Why won't trappers put up warning signs?
Post date: Apr 7, 2012 5:54:14 AM
There must have been some trappers in folklore, long ago, who learned that whenever they put up warning signs, their traps were stolen. Since then, every trapper has said "no" to warning signs.
This is despite the strict law of the State of Minnesota and the heavy penalty (about $700) that can be assessed for tampering with a trap.
So when a trapper refuses to put up warning signs, and insists instead that the only way to keep dogs safe is for dog owners to follow leash laws (or else!), he's putting a lot of faith in the leash laws, but none in the trap-tampering law. That's convenient for the trapper, but not really fair to anyone else using the area for other forms of outdoor recreation.
Try to get a trapper to discuss warning signs sometime. See how long the conversation lasts and how it ends. Hints: 1) it won't last long, 2) warning signs will be declared "impossible," and 3) responsibility for protecting dogs from traps will be shifted from trappers to dog owners.
Only one of these two signs should apply to any given area.
Isn't a sign just an invitation for 'antis' to tamper with my fur and traps?
There is value to the outdoor-recreation community in having signage at entry points and boundaries of multi-use outdoor-recreation areas.
This blog entry was added to the "signs" FAQ on 1/10/2016.
Every time a dog is hurt or killed in a trap, a dog owner will suggest putting up signs to warn dog owners that the area is being trapped. And someone from the trapping lobby will repeat the old trappers' complaint that "putting up a sign would be just like putting up an invitation for the 'antis' to tamper with my traps and fur."
Although some will deny it, there's a middle-ground between these two positions.
North Dakota Game Warden posts a sign at an entry point to a Wildlife Management Area (WMA).
The signs above and below show some of the ways that public and private land managers communicate with the public about which forms of outdoor recreation are approved in each area.
Some of these signs only identify the type of area (e.g. Wildlife Management Area, or WMA) for which a set of regulations has been published by the State. Others provide a summary of important regulations. Others list the regulations in detail, right there at the trailhead, along with maps and self-guided tours--geeks rejoice!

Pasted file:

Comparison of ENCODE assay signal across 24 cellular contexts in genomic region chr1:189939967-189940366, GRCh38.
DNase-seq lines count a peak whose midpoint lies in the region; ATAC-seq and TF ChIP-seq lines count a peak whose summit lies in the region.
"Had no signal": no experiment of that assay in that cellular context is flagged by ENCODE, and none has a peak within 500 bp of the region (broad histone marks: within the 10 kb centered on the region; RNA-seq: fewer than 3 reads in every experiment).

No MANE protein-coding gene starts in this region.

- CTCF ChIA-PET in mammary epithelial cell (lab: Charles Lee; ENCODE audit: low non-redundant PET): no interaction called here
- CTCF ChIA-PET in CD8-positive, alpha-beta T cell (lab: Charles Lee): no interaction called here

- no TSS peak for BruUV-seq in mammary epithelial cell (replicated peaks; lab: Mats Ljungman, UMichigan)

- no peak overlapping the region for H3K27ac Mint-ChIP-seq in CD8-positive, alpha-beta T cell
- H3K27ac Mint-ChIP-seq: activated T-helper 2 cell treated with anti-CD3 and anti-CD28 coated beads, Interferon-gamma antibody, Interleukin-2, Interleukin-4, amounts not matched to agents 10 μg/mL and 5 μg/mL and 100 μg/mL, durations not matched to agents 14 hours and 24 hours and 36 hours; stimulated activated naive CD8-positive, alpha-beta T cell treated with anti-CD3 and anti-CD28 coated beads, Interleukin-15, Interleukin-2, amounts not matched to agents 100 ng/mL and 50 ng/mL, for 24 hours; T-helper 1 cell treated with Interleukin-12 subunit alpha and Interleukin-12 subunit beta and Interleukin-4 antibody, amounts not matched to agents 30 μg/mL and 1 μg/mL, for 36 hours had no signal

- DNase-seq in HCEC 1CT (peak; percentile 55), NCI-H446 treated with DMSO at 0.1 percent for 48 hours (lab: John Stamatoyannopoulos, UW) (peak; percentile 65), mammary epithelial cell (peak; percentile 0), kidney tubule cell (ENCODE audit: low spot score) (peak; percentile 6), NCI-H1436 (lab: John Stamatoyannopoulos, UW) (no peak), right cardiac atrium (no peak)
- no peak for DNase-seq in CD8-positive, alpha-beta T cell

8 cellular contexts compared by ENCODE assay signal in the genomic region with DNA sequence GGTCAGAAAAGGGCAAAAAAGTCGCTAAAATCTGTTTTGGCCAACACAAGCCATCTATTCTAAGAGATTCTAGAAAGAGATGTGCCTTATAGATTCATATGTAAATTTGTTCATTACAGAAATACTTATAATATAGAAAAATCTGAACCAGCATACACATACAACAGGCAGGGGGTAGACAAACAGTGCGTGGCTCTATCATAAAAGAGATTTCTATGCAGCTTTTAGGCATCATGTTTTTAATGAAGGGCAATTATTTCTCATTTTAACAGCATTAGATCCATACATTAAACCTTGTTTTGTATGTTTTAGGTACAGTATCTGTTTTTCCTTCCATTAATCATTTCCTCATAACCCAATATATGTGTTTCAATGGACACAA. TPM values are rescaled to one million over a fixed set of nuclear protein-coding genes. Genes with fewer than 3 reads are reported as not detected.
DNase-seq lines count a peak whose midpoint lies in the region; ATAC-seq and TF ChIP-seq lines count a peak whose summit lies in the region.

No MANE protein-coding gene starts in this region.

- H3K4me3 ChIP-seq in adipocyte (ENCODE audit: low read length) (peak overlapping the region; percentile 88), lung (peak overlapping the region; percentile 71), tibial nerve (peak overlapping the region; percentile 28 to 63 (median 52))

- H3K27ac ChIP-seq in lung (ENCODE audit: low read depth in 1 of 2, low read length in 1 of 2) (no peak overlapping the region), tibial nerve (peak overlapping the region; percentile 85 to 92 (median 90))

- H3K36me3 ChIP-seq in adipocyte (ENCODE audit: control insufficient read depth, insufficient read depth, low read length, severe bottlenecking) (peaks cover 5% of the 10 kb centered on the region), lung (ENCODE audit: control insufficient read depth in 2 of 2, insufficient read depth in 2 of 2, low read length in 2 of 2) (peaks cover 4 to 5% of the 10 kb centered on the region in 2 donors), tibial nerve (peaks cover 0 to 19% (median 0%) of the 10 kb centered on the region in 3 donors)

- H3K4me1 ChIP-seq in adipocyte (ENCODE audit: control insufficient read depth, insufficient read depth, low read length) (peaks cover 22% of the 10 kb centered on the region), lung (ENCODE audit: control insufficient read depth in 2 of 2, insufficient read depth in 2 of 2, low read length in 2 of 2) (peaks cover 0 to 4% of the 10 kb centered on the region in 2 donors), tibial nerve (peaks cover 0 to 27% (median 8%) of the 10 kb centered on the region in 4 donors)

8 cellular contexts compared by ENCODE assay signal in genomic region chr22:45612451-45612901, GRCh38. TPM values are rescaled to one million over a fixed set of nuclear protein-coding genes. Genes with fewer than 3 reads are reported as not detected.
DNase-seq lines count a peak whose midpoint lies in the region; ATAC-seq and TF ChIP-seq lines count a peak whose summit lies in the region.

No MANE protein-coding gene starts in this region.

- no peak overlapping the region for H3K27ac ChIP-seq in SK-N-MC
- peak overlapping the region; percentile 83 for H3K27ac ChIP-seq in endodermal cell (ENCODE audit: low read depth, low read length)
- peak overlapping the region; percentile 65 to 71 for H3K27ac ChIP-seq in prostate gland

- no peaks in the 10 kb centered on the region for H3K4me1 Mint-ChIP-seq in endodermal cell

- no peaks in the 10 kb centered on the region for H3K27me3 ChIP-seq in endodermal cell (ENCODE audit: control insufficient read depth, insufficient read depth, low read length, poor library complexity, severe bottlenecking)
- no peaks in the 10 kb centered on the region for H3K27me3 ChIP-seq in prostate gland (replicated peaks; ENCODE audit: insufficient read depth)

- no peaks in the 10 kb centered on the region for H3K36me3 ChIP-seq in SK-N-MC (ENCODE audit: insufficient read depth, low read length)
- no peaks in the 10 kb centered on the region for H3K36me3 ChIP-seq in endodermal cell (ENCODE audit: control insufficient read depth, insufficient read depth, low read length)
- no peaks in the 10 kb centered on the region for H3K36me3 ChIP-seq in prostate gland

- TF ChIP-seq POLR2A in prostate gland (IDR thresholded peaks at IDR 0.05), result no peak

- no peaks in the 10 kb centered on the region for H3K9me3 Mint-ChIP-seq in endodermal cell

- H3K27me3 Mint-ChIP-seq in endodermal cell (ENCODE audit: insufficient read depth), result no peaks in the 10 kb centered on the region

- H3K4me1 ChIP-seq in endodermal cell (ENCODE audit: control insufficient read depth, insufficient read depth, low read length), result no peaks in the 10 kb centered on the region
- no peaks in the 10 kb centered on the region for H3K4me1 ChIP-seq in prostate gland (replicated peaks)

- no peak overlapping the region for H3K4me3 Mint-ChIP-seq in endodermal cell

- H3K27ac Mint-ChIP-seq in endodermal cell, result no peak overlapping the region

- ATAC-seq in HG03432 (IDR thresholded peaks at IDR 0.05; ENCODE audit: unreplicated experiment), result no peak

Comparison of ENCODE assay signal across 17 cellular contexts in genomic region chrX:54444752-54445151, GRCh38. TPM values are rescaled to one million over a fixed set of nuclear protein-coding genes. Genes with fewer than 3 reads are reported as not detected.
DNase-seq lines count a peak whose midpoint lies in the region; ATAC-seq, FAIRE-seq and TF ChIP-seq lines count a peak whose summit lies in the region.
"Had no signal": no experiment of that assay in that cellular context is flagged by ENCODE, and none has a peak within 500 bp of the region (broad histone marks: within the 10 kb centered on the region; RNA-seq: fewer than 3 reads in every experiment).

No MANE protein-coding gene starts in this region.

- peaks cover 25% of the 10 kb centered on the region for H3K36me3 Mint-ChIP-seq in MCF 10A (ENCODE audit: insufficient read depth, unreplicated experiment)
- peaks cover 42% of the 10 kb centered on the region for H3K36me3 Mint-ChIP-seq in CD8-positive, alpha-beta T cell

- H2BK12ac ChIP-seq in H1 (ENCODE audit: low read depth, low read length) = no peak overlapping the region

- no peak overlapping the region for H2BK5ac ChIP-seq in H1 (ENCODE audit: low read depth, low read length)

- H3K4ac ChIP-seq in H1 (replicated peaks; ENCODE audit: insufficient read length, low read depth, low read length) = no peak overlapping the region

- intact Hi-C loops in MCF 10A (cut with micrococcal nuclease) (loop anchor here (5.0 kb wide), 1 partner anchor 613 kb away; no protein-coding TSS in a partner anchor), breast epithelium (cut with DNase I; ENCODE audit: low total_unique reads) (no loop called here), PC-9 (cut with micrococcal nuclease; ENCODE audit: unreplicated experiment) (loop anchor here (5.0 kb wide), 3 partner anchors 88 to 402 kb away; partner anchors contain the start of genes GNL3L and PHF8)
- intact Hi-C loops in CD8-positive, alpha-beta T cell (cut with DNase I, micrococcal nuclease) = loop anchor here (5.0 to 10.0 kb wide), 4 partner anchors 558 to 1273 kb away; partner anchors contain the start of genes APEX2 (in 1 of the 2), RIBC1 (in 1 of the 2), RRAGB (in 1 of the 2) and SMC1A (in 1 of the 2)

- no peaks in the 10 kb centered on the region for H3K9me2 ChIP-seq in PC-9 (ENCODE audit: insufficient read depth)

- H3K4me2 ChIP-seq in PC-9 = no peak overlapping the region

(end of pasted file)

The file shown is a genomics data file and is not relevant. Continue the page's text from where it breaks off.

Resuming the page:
Signs at trailheads and land boundaries invite certain activities and discourage others. They reduce conflicts between potential users of multi-use recreation areas. For example, if it's grouse-hunting season and people are out with their hunting dogs--or if dogs are allowed to run off-leash in the area--trappers may be required to avoid sets that could harm or kill dogs. If it's deer-hunting season, hikers and bird watchers might want to avoid the area, or dress in blaze orange, and avoid brushy areas and shooting lanes. If it's a designated trapping season, dog owners might want to avoid the area, or keep their dogs on short leashes (and watch every step!).
Without signs--or in the absence of commonly-accepted rules in residential or recreational areas--disagreements and conflicts may arise. For example, trappers might see signs of furbearers in an area, and want to trap there. On the other hand, neighbors might want to walk their dogs safely in the area. Where those two uses are incompatible, they should not be approved in the same area (or even on adjoining areas, since dogs tend to be attracted to trap lures and bait from considerable distances).
Otherwise, where incompatible uses are allowed, conflicts will arise. In disputed areas, trappers will choose to continue trapping. They might try to hide their traps so that people won't tamper with them, but they won't be able to hide them from the dogs.
A trap can't be hidden from a dog. Unless precautions are taken by the trapper and/or the dog owner, a dog will follow the scent and end up in the trap. And although there are proven ways to trap without endangering dogs, not all trappers are willing to use them. Every year, in areas where trappers assume it's okay to trap and dog owners assume it's safe to let their dogs run off-leash, dogs are caught, injured, and killed in traps.
Signs have the long-term potential of resolving conflicts like this. If everyone knows an area is being trapped, trappers benefit from reduced tampering, and dog owners benefit by knowing that they should avoid the area.
If people are likely to tamper with traps in a given area, then the trapper might want to reconsider his methods, or his use of that area for trapping (see Trapping Ethics: use of appropriate sets in areas of high human or domestic use).
Take a look at the signs below, and see how well they do their job of letting everyone know what the rules are. See whether they address the old trappers' complaint that "putting up a sign would be just like putting up an invitation for the 'antis' to tamper with my traps and fur."
Louisiana: antique sign "Wildlife Management Area. No guns, dogs, or traps allowed without permit. Louisiana Wildlife & Fisheries Commission."
The regulations for WMAs are published online and in fishing, hunting, and trapping regulations handbooks. Image credit: ebay seller (no longer listed).